Theres news on the honey bee help line ... not much, but more than youd expect with absolutely no money coming in and none expected from the government for at least 5 or 6 months. I guess its bailout 1, bees 0 on the help the helpless front.
Down in Florida researchers have proven what everybody suspected ... simply, that tiny doses of pesticide kill baby bees ... thats the headline in the PalmBeachPost.com that came out the third week of October.
Florida citrus growers have a real problem ... its called greening, and its killing citrus trees faster than you can imagine. No citrus, no orange juice tomorrow morning, no lemon in your ice tea at lunch, and no lime in your gin and tonic tonight. This is serious stuff. Especially the lime part. I mean, what do they expect us to do...
Tricia Toth is an entomology grad student working with Dr. Jamie Ellis at the University of Florida. Dr. Ellis did his work at the University of Georgia with Dr. Keith Delaplane, who is masterminding that $4.1 million dollar grant we talked about a while ago. Its a small world, isnt it?
For the past several months Tricia has been studying the effects of feeding tiny, tiny amounts of imidacloprid, one of the neonicitinoid family chemicals to baby bees, the larvae in the colony, to see what happens. The amount, apparently, was small enough that it didnt kill the adults that were exposed to it, and was below the threshold of what the manufacturer said would cause problems. In theory it should not have been a problem. But it was.
The manufacturer, Bayer Chemical, has been on the hot seat for years because beekeepers world-wide allege that these chemicals are causing monumental numbers of colony deaths. Moreover, louder and louder voices are claiming that there is a direct connection between these chemicals and colony collapse disorder. Maybe, maybe not.
Nevertheless, there are serious and significant problems with honey bees and these plant systemic pesticides that have not been fully explored, or have been and not published (Bayer is on guard due to a suit claiming that they are withholding just this kind of evidence filed by the NRDC).
This new research coming from Florida seems to support the claims of beekeepers that these chemicals are harmful, even in amounts claimed to be harmless by the manufacturer. Bayer, in an effort to find the real answers to these questions, has contacted a few relatively neutral University research organizations in an effort to find the answers and to have them found by scientists that are not affiliated with Bayer, but at the same time are not influenced by the beekeeping or environmental community. Moreover, they want to have the results viewed by these same groups so there is no question about the outcome this is still some distance from today, but it is a welcome change in attitude and I applaud their approach while I await verification on the results.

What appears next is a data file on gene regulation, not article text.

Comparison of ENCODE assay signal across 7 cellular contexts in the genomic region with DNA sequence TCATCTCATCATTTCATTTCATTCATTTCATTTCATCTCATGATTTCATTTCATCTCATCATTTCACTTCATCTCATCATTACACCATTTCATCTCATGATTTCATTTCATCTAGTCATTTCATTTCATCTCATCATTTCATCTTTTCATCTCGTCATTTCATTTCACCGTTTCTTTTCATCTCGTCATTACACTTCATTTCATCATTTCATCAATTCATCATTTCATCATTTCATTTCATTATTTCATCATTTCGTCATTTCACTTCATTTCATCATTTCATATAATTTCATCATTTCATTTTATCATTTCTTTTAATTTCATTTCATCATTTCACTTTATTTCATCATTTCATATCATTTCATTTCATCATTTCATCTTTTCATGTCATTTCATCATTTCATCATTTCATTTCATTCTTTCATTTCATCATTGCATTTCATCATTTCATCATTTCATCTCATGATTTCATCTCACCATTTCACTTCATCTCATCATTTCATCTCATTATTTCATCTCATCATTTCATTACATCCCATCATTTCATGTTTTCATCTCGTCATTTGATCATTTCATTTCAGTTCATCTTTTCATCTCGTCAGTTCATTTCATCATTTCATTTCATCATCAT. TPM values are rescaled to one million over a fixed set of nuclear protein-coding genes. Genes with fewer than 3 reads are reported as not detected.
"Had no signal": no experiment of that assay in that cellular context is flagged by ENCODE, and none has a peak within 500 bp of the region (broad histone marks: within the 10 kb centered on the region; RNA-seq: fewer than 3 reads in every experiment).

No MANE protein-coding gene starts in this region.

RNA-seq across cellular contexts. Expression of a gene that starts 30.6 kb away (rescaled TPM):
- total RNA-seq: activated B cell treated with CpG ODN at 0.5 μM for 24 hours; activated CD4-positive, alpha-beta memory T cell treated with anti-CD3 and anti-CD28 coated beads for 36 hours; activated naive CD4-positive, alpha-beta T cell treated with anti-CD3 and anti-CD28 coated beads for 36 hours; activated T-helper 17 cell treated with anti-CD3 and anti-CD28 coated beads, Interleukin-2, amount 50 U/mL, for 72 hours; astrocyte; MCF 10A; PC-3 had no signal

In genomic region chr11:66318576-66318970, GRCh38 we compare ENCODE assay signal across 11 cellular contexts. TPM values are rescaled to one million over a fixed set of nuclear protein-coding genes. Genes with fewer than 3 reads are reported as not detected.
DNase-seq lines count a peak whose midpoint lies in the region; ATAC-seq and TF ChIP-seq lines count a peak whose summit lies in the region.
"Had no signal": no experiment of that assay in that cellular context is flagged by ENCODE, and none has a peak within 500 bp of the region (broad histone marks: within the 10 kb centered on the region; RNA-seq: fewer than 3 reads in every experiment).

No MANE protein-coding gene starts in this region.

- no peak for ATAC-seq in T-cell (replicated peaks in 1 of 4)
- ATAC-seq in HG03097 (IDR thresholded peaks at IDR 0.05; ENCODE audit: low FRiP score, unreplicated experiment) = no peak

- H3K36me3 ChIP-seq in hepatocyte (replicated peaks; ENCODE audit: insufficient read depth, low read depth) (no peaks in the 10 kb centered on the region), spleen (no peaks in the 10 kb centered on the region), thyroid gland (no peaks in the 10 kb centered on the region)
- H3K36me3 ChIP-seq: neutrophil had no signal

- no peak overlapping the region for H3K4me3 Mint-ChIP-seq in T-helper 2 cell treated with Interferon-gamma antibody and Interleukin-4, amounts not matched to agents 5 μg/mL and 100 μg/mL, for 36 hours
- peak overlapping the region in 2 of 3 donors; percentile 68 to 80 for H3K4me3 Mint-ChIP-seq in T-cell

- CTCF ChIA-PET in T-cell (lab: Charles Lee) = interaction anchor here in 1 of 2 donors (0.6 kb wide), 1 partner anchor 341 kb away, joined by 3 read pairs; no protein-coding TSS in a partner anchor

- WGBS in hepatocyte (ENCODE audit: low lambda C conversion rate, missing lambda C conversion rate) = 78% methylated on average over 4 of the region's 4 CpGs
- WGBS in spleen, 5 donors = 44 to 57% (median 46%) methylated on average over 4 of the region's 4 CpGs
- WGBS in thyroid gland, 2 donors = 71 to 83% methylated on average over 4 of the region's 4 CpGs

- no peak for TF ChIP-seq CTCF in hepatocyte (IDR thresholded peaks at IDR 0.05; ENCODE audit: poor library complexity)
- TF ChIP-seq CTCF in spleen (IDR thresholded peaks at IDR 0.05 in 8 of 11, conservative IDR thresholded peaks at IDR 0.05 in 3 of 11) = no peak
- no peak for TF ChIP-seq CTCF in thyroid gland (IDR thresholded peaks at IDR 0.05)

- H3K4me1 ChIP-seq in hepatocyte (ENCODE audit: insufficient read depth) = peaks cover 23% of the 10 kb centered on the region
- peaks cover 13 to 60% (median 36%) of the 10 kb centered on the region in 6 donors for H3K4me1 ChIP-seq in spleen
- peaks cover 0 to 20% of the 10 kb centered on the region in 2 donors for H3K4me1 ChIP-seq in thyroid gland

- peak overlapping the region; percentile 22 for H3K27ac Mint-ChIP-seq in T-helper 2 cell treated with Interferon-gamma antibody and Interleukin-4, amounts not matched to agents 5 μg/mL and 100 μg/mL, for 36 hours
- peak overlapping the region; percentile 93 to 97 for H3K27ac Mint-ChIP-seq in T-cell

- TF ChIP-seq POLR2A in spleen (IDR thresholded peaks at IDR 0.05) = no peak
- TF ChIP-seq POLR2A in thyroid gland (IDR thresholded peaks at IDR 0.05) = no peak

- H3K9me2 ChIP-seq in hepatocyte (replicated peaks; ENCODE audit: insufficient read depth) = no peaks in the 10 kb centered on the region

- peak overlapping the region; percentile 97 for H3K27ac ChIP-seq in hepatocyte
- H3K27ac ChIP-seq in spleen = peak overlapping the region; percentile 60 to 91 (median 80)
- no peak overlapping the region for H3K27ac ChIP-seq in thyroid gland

Meanwhile, more research needs to be done along the lines of the Florida work, the Georgia work, the Pennsylvania work, and the USDA work ... if only there was some money to do all that work.
This Florida finding is a good first step in helping beekeepers understand what is going on inside their colonies. This is not the answer to the cause of colony collapse disorder, it is not the answer to what is causing problems in areas that arent exposed to these chemicals, and it is not the answer to what happened to the lime for my gin and tonic last night ... but it is getting closer.
Meanwhile, cross the pond last week there was a major meeting of the minds on the global honey bee crisis ... or supposed crisis ... in London. Colony collapse disorder researchers from several nations met to compare notes and make sure they were caught up with the rest of their peers.
But first, I want to introduce you to a news source you probably arent aware of ... its called CATCH THE BUZZ. Our news hounds at Bee Culture magazine routinely feed us news and information from the beekeeping world that is of interest to beekeepers, honey packers, growers relying on pollination, and anyone interested in the whole world of the honey bee. Its free, and those news stories will show up in your email randomly ... we send them when they happen ... sometimes 2 or 3 a week, sometimes 2 or 3 a day, sometimes 2 or 3 a month. They cover anything and everything we find interesting. But heres the catch. This story on the meeting in London is long ... too long for here. But it will be played out this weekend to the thousands who are already signed up to, yes, CATCH THE BUZZ. Ill summarize that report here in a week or so, when Ive had time to analyze and examine it, but the full story, sent to us by our world-wide reporter Alan Harman, wont be here ... So I urge you to go to our web page at www.BeeCulture.com, find the CATCH THE BUZZ link and sign up. Its free, and youll begin receiving a whole different world of beekeeping information ...
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